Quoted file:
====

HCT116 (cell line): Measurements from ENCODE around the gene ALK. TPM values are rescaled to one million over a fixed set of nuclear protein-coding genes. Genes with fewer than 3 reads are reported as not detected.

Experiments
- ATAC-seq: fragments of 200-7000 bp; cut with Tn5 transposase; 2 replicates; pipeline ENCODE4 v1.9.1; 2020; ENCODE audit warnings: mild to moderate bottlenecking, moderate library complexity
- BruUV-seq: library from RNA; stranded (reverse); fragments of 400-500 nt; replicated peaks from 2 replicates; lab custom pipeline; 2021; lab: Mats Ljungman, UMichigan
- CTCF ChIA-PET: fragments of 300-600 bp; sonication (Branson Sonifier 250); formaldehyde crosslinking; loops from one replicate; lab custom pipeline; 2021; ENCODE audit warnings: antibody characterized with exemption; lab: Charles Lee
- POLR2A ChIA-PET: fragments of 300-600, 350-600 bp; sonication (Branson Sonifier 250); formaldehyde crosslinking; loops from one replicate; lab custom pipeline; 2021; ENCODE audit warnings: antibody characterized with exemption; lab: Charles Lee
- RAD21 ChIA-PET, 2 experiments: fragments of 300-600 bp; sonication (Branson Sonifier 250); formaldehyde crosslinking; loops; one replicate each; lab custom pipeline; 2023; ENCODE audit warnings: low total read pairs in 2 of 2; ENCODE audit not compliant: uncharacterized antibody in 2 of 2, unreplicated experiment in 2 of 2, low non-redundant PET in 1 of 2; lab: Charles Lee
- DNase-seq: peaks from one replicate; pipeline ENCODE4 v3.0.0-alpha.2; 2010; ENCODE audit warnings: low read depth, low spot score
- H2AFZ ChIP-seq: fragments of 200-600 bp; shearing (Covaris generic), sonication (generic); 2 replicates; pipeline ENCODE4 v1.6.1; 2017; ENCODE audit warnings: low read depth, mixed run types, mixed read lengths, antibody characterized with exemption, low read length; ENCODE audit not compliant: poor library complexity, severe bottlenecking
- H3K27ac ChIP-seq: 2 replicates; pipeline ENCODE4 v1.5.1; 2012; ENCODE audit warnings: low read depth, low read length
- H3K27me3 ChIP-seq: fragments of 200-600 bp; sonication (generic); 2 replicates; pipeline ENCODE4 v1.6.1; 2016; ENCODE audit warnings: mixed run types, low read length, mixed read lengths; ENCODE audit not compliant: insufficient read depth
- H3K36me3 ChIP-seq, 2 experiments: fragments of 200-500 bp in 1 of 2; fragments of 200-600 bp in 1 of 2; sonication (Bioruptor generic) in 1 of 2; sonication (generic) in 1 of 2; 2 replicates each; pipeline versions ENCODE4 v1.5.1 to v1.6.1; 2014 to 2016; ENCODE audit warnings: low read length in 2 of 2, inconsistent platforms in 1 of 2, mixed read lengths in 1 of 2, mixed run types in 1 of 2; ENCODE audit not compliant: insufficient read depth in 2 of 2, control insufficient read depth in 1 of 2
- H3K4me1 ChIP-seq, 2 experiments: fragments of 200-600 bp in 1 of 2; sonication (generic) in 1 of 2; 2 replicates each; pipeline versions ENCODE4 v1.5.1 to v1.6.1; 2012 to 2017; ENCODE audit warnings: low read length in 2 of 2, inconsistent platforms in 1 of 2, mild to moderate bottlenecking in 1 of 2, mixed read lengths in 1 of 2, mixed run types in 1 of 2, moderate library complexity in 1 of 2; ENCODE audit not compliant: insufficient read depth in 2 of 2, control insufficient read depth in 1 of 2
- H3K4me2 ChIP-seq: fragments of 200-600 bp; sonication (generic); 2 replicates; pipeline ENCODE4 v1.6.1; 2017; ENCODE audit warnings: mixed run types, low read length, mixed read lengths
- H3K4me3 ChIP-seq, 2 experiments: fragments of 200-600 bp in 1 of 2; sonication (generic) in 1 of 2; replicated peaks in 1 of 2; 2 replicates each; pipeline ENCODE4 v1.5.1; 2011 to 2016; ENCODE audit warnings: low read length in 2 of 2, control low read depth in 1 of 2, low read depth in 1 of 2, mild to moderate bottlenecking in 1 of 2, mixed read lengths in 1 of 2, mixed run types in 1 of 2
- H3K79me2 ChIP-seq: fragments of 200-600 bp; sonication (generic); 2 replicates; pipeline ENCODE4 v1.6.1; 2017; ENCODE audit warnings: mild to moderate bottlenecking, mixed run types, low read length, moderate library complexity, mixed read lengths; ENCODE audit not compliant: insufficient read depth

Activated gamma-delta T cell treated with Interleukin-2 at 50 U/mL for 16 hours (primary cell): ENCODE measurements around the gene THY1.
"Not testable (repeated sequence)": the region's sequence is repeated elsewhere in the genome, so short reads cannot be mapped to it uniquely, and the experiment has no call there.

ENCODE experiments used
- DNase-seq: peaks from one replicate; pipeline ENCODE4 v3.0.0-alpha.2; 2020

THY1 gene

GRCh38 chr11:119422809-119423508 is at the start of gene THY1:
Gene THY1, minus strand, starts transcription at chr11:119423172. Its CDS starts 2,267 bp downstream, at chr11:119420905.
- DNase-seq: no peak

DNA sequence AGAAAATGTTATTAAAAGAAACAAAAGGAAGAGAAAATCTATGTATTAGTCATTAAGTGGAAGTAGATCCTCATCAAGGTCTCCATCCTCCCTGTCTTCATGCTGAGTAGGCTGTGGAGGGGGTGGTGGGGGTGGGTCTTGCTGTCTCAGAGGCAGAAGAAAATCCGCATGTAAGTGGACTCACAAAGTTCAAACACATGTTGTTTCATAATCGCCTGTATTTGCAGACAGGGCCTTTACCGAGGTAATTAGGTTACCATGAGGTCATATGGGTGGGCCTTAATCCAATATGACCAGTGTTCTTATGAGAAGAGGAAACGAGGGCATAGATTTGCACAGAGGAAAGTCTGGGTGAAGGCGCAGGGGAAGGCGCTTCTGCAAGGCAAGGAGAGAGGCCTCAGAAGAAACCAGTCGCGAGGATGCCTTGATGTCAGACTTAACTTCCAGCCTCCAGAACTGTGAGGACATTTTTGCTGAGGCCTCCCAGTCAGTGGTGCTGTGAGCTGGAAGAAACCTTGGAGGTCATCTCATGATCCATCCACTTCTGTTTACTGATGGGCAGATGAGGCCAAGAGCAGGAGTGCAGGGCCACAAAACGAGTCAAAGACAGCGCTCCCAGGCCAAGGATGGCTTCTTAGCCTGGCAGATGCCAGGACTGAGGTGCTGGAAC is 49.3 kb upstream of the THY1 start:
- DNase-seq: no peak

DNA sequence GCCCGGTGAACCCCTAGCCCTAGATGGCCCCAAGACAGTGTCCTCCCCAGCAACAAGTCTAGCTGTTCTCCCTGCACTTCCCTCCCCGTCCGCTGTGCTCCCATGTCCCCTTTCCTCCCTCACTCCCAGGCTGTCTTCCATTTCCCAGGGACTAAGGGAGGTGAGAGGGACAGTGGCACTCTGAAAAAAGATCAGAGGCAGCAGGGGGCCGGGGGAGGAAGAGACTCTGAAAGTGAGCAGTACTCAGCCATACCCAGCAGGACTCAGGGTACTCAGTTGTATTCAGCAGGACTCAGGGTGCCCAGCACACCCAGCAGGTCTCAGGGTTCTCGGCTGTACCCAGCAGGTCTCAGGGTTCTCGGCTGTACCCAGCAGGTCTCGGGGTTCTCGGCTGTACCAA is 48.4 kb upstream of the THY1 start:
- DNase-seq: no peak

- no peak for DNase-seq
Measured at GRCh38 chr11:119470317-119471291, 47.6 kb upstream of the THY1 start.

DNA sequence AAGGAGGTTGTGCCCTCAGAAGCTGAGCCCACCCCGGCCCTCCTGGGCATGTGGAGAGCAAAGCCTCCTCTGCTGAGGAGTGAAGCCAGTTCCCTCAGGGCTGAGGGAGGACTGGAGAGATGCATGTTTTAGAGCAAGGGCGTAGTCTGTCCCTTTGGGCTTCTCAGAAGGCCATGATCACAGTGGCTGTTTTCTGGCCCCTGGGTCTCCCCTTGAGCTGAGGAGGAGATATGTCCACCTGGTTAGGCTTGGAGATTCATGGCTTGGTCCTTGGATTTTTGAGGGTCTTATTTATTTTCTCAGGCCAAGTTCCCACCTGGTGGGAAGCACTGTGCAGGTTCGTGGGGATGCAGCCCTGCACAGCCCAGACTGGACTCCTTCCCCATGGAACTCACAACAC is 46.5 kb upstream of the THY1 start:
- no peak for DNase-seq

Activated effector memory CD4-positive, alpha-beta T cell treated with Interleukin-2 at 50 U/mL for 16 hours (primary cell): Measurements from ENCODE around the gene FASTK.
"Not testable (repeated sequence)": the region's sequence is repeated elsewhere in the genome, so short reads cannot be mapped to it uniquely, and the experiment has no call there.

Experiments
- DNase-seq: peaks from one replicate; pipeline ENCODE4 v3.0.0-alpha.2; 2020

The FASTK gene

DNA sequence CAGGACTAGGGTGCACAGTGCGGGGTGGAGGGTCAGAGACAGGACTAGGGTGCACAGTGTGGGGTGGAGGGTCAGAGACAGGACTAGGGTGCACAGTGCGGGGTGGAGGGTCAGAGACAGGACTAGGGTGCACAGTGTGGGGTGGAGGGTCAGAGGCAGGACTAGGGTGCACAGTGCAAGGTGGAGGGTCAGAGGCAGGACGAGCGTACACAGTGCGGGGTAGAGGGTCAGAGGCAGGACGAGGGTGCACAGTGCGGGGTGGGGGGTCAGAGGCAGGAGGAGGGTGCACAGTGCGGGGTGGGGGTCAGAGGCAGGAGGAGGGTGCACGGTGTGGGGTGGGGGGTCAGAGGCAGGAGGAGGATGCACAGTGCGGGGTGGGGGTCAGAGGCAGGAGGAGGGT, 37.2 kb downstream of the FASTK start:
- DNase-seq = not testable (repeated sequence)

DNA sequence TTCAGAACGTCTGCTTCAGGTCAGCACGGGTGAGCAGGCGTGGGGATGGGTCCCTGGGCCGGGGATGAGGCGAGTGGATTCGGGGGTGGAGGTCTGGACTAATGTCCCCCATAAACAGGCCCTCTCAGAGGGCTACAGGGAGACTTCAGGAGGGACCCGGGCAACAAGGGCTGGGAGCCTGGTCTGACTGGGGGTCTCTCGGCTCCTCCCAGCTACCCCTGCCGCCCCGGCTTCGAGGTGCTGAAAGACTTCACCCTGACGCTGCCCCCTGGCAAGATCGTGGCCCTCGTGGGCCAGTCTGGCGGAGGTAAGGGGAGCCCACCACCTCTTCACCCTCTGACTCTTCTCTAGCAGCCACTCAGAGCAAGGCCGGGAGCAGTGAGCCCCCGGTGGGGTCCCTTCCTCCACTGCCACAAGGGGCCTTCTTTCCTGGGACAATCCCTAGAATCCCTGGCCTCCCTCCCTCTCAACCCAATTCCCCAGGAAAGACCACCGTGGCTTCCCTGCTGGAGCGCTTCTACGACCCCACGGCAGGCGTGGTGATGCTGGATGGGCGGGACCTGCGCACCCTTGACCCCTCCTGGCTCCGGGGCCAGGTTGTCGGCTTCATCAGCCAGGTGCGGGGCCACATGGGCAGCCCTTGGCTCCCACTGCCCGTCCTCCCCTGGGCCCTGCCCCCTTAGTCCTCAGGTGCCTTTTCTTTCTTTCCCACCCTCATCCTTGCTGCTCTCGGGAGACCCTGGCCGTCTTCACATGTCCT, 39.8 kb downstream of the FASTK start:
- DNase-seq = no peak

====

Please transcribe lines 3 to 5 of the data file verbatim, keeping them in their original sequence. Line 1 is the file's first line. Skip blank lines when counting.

- ATAC-seq: fragments of 200-7000 bp; cut with Tn5 transposase; 2 replicates; pipeline ENCODE4 v1.9.1; 2020; ENCODE audit warnings: mild to moderate bottlenecking, moderate library complexity
- BruUV-seq: library from RNA; stranded (reverse); fragments of 400-500 nt; replicated peaks from 2 replicates; lab custom pipeline; 2021; lab: Mats Ljungman, UMichigan
- CTCF ChIA-PET: fragments of 300-600 bp; sonication (Branson Sonifier 250); formaldehyde crosslinking; loops from one replicate; lab custom pipeline; 2021; ENCODE audit warnings: antibody characterized with exemption; lab: Charles Lee